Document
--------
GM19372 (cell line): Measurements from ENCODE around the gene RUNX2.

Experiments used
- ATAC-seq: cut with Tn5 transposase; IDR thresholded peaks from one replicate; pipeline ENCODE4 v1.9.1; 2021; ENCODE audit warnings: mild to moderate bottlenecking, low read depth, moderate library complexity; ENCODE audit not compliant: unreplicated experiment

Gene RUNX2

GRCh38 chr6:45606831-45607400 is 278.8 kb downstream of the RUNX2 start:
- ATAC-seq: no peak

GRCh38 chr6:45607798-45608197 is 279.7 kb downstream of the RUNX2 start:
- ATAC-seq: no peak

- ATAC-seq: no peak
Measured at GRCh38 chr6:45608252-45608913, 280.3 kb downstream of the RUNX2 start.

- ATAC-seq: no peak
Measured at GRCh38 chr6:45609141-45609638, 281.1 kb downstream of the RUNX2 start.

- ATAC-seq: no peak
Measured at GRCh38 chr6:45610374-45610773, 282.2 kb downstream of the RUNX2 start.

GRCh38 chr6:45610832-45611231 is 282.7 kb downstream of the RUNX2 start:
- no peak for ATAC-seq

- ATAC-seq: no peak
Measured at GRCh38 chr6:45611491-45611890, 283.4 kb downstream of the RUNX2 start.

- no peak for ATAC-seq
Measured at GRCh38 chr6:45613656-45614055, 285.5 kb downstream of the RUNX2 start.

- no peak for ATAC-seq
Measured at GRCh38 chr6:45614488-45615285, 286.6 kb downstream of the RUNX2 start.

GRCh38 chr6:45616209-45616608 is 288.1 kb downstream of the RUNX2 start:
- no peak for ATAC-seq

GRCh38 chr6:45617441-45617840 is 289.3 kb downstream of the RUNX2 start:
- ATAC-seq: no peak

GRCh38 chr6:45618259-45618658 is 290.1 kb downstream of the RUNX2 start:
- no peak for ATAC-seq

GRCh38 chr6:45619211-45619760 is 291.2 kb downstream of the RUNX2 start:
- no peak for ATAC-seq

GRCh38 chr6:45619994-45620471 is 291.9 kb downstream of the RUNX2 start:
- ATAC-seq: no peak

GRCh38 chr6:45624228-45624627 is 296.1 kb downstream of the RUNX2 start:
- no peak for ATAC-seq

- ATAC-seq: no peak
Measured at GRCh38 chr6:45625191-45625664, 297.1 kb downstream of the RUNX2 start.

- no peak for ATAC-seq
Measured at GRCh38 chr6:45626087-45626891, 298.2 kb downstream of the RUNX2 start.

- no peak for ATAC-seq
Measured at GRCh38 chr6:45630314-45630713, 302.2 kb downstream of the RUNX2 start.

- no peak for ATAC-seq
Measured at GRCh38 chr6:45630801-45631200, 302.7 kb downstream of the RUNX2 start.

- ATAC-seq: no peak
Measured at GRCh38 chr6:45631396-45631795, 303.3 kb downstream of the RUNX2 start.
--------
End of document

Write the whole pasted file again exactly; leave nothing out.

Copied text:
GM19372 (cell line): Measurements from ENCODE around the gene RUNX2.

Experiments used
- ATAC-seq: cut with Tn5 transposase; IDR thresholded peaks from one replicate; pipeline ENCODE4 v1.9.1; 2021; ENCODE audit warnings: mild to moderate bottlenecking, low read depth, moderate library complexity; ENCODE audit not compliant: unreplicated experiment

Gene RUNX2

GRCh38 chr6:45606831-45607400 is 278.8 kb downstream of the RUNX2 start:
- ATAC-seq: no peak

GRCh38 chr6:45607798-45608197 is 279.7 kb downstream of the RUNX2 start:
- ATAC-seq: no peak

- ATAC-seq: no peak
Measured at GRCh38 chr6:45608252-45608913, 280.3 kb downstream of the RUNX2 start.

- ATAC-seq: no peak
Measured at GRCh38 chr6:45609141-45609638, 281.1 kb downstream of the RUNX2 start.

- ATAC-seq: no peak
Measured at GRCh38 chr6:45610374-45610773, 282.2 kb downstream of the RUNX2 start.

GRCh38 chr6:45610832-45611231 is 282.7 kb downstream of the RUNX2 start:
- no peak for ATAC-seq

- ATAC-seq: no peak
Measured at GRCh38 chr6:45611491-45611890, 283.4 kb downstream of the RUNX2 start.

- no peak for ATAC-seq
Measured at GRCh38 chr6:45613656-45614055, 285.5 kb downstream of the RUNX2 start.

- no peak for ATAC-seq
Measured at GRCh38 chr6:45614488-45615285, 286.6 kb downstream of the RUNX2 start.

GRCh38 chr6:45616209-45616608 is 288.1 kb downstream of the RUNX2 start:
- no peak for ATAC-seq

GRCh38 chr6:45617441-45617840 is 289.3 kb downstream of the RUNX2 start:
- ATAC-seq: no peak

GRCh38 chr6:45618259-45618658 is 290.1 kb downstream of the RUNX2 start:
- no peak for ATAC-seq

GRCh38 chr6:45619211-45619760 is 291.2 kb downstream of the RUNX2 start:
- no peak for ATAC-seq

GRCh38 chr6:45619994-45620471 is 291.9 kb downstream of the RUNX2 start:
- ATAC-seq: no peak

GRCh38 chr6:45624228-45624627 is 296.1 kb downstream of the RUNX2 start:
- no peak for ATAC-seq

- ATAC-seq: no peak
Measured at GRCh38 chr6:45625191-45625664, 297.1 kb downstream of the RUNX2 start.

- no peak for ATAC-seq
Measured at GRCh38 chr6:45626087-45626891, 298.2 kb downstream of the RUNX2 start.

- no peak for ATAC-seq
Measured at GRCh38 chr6:45630314-45630713, 302.2 kb downstream of the RUNX2 start.

- no peak for ATAC-seq
Measured at GRCh38 chr6:45630801-45631200, 302.7 kb downstream of the RUNX2 start.

- ATAC-seq: no peak
Measured at GRCh38 chr6:45631396-45631795, 303.3 kb downstream of the RUNX2 start.